A city councilman who authored a law to raise the minimum wage in San Diego, only to see it forced to an election ballot by opponents, vowed to continue his campaign despite a state agreement announced Monday to incrementally hike pay to at least $15 an hour.
Councilman Todd Gloria pointed to a couple of differences between the deal reached in Sacramento between state officials and organized labor, and the ordinance envisioned for San Diego.
Gloria’s plan, which will go before voters in the June primary election, would raise the minimum wage in San Diego to $10.50 an hour almost immediately, and bump it to $11.50 an hour on Jan. 1 of next year. Proposition I would also provide workers the ability to accrue up to five paid sick days a year.
It was approved by the City Council two years ago, but opponents in the business community collected enough petition signatures to place the issue before voters. The June election is the first since then.
It would take a few years for wages under the state agreement to reach his proposed amount in San Diego, and the agreement does not call for five paid sick days, Gloria said. The state currently requires that employers provide three sick days that workers can earn over time.
“Workers are in need of these wages now and it is important that we secure a local increase in order to help San Diegans pay for rent, food and other everyday household expenses,” Gloria said.
He said the state announcement was “an affirmation of the leadership San Diego showed” with the original, aborted passage of the minimum wage increase.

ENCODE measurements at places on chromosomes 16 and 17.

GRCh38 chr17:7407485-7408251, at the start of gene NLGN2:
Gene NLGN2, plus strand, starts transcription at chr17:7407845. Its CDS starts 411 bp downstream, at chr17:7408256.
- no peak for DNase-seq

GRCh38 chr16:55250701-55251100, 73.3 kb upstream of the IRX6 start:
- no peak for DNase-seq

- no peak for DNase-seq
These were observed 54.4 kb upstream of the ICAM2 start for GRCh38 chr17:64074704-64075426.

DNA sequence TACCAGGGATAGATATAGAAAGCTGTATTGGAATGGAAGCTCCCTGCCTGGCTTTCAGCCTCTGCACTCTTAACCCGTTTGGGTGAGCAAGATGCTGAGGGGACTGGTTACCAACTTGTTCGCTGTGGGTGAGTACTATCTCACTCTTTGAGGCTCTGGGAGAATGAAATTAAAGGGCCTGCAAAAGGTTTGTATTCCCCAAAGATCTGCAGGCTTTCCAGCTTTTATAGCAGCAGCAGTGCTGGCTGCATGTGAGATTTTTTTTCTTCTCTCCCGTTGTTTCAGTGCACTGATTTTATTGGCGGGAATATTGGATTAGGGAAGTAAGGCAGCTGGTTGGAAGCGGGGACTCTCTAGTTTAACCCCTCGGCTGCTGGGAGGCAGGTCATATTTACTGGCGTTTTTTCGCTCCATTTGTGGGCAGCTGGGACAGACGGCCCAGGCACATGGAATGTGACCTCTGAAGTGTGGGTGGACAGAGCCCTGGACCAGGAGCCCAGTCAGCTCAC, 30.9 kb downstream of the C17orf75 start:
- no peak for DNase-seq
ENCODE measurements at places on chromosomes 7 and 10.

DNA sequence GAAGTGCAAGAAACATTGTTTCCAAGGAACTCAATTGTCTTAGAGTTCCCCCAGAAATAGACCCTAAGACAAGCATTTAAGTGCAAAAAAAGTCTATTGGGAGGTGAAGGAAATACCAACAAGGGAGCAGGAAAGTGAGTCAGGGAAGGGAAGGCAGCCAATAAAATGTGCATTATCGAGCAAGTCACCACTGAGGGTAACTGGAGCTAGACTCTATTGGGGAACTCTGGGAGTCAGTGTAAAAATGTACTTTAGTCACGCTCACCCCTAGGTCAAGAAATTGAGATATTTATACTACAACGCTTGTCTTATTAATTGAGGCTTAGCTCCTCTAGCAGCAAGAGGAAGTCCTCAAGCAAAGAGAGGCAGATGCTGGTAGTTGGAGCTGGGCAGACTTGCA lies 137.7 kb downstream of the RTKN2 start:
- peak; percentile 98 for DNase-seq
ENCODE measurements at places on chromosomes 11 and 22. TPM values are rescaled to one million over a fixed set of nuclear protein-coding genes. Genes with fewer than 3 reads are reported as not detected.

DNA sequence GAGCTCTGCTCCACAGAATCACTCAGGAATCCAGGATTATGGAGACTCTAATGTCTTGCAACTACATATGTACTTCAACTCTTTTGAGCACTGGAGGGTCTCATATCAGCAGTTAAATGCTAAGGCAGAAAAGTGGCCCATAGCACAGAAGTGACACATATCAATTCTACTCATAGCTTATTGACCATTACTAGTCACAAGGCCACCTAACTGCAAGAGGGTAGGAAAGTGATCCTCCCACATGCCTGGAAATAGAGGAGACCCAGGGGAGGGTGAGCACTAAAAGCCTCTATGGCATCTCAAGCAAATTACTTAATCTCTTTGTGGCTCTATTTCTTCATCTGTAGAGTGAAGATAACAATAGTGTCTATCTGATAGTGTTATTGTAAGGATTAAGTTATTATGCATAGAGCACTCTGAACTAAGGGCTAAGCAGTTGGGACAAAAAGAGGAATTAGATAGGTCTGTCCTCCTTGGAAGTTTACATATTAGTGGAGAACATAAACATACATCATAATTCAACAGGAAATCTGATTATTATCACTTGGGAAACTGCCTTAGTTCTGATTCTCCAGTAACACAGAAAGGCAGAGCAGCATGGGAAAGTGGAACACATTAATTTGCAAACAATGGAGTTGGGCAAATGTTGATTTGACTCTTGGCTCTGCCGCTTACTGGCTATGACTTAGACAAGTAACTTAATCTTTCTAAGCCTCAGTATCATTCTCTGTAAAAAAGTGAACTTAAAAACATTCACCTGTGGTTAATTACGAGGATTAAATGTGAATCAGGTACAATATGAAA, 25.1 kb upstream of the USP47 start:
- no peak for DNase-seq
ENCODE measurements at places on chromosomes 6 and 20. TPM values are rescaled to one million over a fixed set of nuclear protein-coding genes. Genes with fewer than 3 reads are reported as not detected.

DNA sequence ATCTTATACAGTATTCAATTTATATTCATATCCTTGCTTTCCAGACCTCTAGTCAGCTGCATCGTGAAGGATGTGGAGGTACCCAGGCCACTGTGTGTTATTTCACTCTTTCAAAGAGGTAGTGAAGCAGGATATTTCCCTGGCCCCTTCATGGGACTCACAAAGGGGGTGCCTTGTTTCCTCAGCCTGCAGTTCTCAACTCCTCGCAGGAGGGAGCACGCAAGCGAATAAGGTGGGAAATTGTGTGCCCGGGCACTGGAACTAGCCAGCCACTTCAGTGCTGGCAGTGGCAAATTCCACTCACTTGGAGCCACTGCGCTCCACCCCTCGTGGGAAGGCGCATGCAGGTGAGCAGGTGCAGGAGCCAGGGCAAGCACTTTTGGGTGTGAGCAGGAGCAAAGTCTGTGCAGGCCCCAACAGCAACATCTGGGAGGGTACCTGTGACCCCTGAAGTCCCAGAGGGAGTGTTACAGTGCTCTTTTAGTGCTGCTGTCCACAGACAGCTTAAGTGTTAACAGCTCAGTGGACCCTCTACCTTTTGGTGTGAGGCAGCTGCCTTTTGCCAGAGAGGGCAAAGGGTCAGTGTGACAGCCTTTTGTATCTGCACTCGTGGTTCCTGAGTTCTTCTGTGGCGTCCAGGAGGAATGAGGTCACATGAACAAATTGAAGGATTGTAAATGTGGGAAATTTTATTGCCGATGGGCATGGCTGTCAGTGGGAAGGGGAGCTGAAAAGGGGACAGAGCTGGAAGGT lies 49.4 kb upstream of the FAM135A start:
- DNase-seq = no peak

Jason Roe, who led the opposition to the wage hike in San Diego, said the automatic pay increases and sick leave proposals in Gloria’s proposition go beyond the state plans and would “have a pretty severe impact” on small businesses.
“This proposal makes it really difficult for small businesses to survive in this state, which is already the highest taxed state in the country,” Roe said.
Under the state plan, hourly pay would rise to $10.50 on New Year’s Day, $11 in 2018, $12 in 2019, and so on until $15 in 2022. Businesses with fewer than 25 employees would receive an extra year to phase-in each step of the increase.
The governor will also have the power to postpone a hike in case of negative budgetary or economic conditions.
“California is proving once again that it can get things done and help people get ahead,” Gov. Jerry Brown said. “This plan raises the minimum wage in a careful and responsible way and provides some flexibility if economic and budgetary conditions change.”
The state’s minimum wage is currently $10 an hour.
—City News Service
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